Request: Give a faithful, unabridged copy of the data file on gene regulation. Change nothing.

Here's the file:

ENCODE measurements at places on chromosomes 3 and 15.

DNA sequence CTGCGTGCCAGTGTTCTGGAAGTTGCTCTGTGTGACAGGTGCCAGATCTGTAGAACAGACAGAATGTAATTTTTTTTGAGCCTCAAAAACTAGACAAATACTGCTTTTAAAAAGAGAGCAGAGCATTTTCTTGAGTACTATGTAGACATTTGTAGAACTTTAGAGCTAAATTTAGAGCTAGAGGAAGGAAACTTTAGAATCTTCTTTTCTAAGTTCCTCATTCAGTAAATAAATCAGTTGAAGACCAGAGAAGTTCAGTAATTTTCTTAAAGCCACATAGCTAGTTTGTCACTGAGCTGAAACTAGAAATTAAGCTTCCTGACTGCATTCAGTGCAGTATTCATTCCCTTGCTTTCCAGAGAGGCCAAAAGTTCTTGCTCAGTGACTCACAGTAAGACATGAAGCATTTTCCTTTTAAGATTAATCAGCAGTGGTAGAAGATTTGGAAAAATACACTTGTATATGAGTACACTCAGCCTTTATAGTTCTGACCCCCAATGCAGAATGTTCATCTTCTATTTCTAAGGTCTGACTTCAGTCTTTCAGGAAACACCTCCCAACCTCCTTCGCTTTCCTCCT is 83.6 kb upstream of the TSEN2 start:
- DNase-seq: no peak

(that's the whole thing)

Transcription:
ENCODE measurements at places on chromosomes 3 and 15.

DNA sequence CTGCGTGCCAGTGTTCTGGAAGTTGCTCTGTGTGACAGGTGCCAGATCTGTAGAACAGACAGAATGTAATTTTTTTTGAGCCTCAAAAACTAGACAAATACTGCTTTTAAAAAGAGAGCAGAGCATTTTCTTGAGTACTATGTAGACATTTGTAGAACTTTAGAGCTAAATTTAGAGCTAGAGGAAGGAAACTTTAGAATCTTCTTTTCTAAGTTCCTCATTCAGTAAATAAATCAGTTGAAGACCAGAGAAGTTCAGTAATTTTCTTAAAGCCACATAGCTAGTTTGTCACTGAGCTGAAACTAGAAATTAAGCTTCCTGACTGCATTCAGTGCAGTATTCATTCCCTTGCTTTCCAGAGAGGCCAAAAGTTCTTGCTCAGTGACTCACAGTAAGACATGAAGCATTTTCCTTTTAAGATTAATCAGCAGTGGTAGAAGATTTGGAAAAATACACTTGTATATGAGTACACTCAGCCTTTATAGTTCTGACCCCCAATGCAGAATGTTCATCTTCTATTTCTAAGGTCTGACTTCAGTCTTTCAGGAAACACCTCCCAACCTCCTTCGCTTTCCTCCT is 83.6 kb upstream of the TSEN2 start:
- DNase-seq: no peak